All events are OPEN to the press. Additional details will be released in the coming days.

WHAT: Equal Scouting Summit
WHEN: Wednesday, May 22nd – Friday, May 24th
WHERE: Great Wolf Lodge, 100 Great Wolf Drive, Grapevine, Texas
WHO: Scouts for Equality, Inclusive Scouting Network, GLAAD, Jennifer Tyrrell, Greg Bourke, Dave Rice, Dave Knapp, Will Oliver, Pascal Tessier, Eagle Scout Dave McGrath, Army Specialist Joe McGrath, Scouts, Scout Leaders, Parents & Supporters

Press Information: Members of the press can register to attend and submit requests for interviews at

For more information go to

Full media advisory here

May 08

The Voice of the Gay Scout

For the past two months, BSA leadership has continually asserted that all parties have had their voices heard concerning the upcoming vote to allow openly gay scouts in the program. However this couldn’t be farther from the truth. There is one group, affected by this policy more than any other demographic, and strictly forbidden from sharing their experiences in dealing with the policy. That’s right: gay scouts, the only group directly touched by this policy, have been forced into silence.

Scout with baseball bat and gloveThe Inclusive Scouting Network is aware of this issue, and is launching a project called “The Voice of the Gay Scout”. We’re accepting letters, about one to three paragraphs in length, from gay scouts who cannot otherwise share their opinion on this policy without facing expulsion from the program. These letters will then be read by Scout allies, in uniform, to the press to ensure your voice is heard before the National Council votes in May. Share how this policy has affected you, your friends, and your values. This is your chance to tell the BSA leadership to their face how you’ve felt, and what repealing the ban would mean to you.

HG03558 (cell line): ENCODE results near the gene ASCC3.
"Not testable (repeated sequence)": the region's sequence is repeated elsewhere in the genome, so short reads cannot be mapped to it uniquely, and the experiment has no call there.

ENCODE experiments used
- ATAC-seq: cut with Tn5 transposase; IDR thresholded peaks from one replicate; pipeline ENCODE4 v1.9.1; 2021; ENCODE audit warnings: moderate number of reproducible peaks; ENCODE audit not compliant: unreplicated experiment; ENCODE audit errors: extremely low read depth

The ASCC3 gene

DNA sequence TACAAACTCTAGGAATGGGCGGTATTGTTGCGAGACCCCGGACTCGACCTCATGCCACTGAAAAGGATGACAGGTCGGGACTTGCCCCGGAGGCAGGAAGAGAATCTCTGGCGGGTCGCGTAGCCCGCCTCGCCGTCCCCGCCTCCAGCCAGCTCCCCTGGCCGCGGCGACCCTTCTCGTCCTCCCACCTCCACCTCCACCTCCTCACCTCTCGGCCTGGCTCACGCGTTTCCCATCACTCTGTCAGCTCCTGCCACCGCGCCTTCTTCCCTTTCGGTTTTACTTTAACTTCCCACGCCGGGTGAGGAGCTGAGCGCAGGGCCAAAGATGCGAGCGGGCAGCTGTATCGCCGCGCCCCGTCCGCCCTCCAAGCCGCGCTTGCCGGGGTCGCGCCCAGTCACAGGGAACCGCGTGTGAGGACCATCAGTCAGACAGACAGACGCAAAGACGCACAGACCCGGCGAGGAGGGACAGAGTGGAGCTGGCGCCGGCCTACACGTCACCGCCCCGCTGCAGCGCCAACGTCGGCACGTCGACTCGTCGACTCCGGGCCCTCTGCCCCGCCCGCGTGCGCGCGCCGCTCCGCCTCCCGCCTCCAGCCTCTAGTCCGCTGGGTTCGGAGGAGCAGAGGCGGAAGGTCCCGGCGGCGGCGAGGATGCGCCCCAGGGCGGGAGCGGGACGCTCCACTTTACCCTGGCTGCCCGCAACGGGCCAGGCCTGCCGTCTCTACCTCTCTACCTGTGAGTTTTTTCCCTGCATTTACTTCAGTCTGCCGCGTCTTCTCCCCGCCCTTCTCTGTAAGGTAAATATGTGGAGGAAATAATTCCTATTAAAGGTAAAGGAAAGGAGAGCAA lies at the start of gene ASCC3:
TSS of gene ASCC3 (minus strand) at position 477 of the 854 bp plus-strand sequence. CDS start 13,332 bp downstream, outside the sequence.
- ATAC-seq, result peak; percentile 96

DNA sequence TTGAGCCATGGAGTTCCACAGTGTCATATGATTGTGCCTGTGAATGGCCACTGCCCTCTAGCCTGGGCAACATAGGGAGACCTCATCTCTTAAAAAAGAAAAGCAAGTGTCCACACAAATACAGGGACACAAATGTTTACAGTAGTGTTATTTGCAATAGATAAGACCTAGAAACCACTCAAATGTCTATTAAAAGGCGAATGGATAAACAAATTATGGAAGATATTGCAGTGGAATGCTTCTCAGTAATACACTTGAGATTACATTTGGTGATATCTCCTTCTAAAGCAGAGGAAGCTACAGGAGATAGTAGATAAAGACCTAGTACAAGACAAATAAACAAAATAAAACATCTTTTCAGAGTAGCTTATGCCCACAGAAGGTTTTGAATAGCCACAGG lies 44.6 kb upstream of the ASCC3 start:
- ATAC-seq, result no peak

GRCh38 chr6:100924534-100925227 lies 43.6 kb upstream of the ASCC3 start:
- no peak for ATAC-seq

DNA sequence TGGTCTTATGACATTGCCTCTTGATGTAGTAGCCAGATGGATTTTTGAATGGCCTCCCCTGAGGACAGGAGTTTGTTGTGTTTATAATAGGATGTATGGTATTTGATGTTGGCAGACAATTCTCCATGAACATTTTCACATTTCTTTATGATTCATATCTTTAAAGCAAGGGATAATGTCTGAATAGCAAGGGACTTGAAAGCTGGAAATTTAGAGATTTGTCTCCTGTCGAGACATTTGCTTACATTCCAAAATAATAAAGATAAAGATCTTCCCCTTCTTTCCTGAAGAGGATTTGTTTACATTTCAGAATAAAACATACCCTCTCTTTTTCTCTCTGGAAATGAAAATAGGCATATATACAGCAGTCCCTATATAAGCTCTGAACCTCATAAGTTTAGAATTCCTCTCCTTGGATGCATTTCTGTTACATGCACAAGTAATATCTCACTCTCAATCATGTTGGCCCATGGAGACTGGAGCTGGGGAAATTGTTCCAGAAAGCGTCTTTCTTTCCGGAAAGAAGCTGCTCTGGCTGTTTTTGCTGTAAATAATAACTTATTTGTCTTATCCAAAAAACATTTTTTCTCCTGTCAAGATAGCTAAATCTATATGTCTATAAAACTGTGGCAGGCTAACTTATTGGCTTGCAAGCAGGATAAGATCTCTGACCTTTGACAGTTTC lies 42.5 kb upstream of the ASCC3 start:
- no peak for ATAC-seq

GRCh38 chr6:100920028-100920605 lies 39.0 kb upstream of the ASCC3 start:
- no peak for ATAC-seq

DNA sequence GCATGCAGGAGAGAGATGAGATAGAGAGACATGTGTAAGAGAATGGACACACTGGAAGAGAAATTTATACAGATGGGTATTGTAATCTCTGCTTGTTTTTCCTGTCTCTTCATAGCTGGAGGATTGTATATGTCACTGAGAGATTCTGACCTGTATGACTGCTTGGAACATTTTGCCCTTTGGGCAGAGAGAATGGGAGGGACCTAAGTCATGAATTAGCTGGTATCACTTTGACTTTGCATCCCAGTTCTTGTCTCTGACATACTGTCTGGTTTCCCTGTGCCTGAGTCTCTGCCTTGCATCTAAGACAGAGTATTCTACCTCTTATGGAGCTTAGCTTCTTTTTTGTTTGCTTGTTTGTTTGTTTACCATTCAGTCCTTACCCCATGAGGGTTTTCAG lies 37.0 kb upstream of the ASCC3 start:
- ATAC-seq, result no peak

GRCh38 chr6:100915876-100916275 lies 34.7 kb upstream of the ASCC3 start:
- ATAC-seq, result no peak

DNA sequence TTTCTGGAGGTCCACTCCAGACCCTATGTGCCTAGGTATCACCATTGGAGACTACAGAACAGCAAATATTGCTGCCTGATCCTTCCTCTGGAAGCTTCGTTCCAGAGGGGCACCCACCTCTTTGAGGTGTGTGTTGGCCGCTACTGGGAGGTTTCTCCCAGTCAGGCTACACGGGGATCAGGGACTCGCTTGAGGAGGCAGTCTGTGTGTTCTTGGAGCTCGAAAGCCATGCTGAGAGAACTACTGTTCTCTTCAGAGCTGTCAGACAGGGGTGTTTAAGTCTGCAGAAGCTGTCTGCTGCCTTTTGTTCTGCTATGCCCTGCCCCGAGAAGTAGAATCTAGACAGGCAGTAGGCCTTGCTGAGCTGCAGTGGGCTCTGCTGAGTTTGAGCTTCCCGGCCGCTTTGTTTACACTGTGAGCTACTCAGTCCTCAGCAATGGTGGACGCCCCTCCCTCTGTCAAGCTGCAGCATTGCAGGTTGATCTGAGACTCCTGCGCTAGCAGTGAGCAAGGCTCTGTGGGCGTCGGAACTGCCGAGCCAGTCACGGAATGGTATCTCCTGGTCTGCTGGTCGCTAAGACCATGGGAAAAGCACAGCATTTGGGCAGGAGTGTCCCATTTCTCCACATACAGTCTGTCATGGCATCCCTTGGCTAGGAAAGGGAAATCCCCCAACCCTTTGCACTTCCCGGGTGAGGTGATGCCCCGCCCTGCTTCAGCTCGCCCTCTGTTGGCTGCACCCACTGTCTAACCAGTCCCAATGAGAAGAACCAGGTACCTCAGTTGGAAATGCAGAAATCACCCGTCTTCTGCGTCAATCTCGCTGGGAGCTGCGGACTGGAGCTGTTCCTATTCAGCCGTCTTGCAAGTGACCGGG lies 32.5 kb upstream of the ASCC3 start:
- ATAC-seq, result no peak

I have talked to many gay scouts over the last few months, and heard heartbreaking stories about what this policy has done. Broken friendships, shattered confidence, being forced into a life of lies an dishonesty, and in dire cases, the taking of one’s own life. Personal stories will create more change on this issue than any advocacy or advertising ever could. Reach out to other gay scouts you know, and urge them to send us their letter.

Letters can be sent to If you’re interested in being an ally and reading one of the letters at the Equal Scouting Summit in Dallas, May 21-24, please email us as well! Thank you all for your hard work and dedication, please keep up the pressure, we’re just weeks away from victory!

May 07

In the News